Meckler, whose command of the strike zone Kapler compared to LaMonte Wade Jr. and Brandon Belt, said he appreciated Kapler’s show of support.

“It feels very good to have a manager who will go out there and stand up for you, especially when you can’t really say anything as a player,” Meckler said. “I don’t want to come off as disrespectful to (the umpires) and say anything. I’ve played two major-league games. Eventually (I hope) to build a reputation that I know what the strike zone is and if I say something, there’s a cause behind it.”

The Giants had lost five of their past six bullpen/bulk-inning games before getting some of the best work of the year from Junis and Manaea.

After surrendering a season-high 18 hits in the series opener, the tag-team duo combined to limit the Rays three hits Tuesday night over 7⅓ scoreless innings.

“Junis was as good as he’s been,” Kapler said. “He came out with a really sharp slider. I think Manaea felt the momentum of Junis’ outing and just attacked the strike zone with his pitches. He was really effective at the top of the zone. I think Sean ran out of gas just a little there at the end.”

Recording called strikes or whiffs nearly half the time he threw his signature slider, Junis struck out a season-best seven batters. He took down the first four innings, throwing his most pitches since June 22 (62), before handing off to Manaea, who struck out five over 3⅓.

Meckler showed off the other aspects of his game, too, making a sliding catch in center field and beating out a dribbler to second for his second hit of the night. A former walk-on who was cut from his college team, Meckler slapped his hands as he reached first base for the first time as a major leaguer after his line drive single in the sixth.

His reaction to his first hit?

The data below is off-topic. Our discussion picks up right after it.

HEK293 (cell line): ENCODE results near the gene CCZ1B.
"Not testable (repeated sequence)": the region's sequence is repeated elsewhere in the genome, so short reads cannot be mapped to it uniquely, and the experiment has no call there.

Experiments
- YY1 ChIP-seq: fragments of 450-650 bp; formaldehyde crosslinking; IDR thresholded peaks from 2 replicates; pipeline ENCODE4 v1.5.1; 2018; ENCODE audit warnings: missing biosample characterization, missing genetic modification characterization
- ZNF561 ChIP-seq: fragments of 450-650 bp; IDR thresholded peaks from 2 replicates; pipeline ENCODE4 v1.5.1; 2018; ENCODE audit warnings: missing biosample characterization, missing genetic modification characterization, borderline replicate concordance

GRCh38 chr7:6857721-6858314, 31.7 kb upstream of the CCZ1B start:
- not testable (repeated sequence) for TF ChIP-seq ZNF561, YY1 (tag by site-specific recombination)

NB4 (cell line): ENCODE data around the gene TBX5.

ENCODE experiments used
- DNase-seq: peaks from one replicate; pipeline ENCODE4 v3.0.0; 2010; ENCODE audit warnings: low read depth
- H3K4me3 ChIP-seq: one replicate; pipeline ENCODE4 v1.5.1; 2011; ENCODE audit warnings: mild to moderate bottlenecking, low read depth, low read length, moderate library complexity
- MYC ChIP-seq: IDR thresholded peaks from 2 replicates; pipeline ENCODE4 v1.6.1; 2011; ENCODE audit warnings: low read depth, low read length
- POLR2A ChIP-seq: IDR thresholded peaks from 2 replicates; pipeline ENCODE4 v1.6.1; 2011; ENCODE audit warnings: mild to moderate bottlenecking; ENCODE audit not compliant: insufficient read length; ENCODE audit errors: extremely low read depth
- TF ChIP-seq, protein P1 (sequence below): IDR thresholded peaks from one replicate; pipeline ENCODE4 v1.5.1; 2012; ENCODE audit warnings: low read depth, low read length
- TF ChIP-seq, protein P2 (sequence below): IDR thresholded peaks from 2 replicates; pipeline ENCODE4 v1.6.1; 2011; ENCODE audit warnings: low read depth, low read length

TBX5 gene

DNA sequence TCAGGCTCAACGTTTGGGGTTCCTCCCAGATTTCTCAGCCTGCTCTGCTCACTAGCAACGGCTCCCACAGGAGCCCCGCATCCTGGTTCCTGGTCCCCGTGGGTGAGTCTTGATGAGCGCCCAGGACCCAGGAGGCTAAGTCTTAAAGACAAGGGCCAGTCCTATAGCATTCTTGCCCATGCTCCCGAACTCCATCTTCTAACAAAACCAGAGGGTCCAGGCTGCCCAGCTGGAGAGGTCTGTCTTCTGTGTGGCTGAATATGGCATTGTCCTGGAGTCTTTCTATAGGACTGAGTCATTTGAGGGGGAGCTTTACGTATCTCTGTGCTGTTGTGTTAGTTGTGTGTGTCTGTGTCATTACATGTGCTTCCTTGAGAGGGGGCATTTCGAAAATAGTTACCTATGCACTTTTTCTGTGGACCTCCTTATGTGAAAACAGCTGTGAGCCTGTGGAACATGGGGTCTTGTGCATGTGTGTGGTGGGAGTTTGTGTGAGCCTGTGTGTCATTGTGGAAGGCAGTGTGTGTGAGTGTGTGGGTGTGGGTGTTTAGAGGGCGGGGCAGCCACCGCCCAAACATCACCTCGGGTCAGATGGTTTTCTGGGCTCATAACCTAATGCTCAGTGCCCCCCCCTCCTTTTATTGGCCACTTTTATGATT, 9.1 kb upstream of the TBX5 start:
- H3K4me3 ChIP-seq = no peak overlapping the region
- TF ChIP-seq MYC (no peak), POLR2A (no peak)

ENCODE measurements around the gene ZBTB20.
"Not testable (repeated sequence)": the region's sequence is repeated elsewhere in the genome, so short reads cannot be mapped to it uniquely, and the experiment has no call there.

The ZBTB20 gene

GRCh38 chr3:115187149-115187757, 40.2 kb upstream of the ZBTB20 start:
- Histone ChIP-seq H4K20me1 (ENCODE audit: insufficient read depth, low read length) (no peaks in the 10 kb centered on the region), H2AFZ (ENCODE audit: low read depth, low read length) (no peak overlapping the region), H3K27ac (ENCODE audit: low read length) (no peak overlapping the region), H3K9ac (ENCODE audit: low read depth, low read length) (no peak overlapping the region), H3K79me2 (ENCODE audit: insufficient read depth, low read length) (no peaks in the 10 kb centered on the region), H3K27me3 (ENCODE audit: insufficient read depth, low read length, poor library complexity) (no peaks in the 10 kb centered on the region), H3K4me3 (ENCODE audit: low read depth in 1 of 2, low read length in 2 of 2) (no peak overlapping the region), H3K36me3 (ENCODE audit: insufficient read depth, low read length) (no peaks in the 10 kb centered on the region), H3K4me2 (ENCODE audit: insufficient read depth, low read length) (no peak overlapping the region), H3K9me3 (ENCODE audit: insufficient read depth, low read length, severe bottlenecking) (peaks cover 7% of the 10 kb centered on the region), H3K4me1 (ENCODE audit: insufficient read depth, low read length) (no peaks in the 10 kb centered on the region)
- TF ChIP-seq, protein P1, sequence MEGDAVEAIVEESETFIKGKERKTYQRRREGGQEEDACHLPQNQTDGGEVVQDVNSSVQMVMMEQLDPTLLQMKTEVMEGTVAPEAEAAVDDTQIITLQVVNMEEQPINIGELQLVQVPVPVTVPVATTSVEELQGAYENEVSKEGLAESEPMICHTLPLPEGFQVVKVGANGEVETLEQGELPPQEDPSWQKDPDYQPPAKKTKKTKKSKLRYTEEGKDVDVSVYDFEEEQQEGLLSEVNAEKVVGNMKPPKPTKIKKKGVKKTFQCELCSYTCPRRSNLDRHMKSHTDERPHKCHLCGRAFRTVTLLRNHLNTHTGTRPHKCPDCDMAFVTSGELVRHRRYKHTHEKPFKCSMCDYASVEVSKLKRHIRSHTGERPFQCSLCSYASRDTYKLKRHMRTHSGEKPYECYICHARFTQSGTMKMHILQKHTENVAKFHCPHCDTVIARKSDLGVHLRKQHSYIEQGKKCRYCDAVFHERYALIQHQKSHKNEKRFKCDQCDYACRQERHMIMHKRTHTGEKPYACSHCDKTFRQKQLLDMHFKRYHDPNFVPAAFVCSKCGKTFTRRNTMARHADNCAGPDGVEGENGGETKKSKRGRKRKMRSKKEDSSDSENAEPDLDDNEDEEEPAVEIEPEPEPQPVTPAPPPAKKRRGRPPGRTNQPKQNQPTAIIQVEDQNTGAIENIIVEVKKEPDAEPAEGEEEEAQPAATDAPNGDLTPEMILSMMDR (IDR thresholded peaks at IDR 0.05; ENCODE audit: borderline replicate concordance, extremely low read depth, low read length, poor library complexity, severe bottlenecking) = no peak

“Relieved,” he said.

He doesn’t yet know he plans to do with the keepsake, but it might make a nice consolation prize for his mom, who was at the ballyard but not in her seat for either of her son’s two hits.

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Michael Conforto doubled home Joc Pederson as the Giants piled on with two runs in each of the seventh and eight innings. It was the third hit of the game for Conforto, who now has multiple hits in his past four games. Lifting his foot to avoid the tag of catcher René Pinto, Pederson slipped his left hand across the plate in an acrobatic slide that withheld a challenge from the Rays.

Flores, who was scratched Monday with an ear infection, returned to the lineup with his team-leading 16th home run of the year.

Estrada’s homer was his first since he returned 10 days ago from a monthlong absence.

Kapler liked what he brought to the bottom of the order, lengthening a lineup that has struggled to string together rallies for the better part of two months.

“Estrada at the bottom of the lineup is a dangerous, dangerous hitter,” he said. “I think what gives us our best chance to win games going forward is everybody having the flexibility to hit in different spots in the lineup in the same way that we like our defenders to be able to play all over the field.”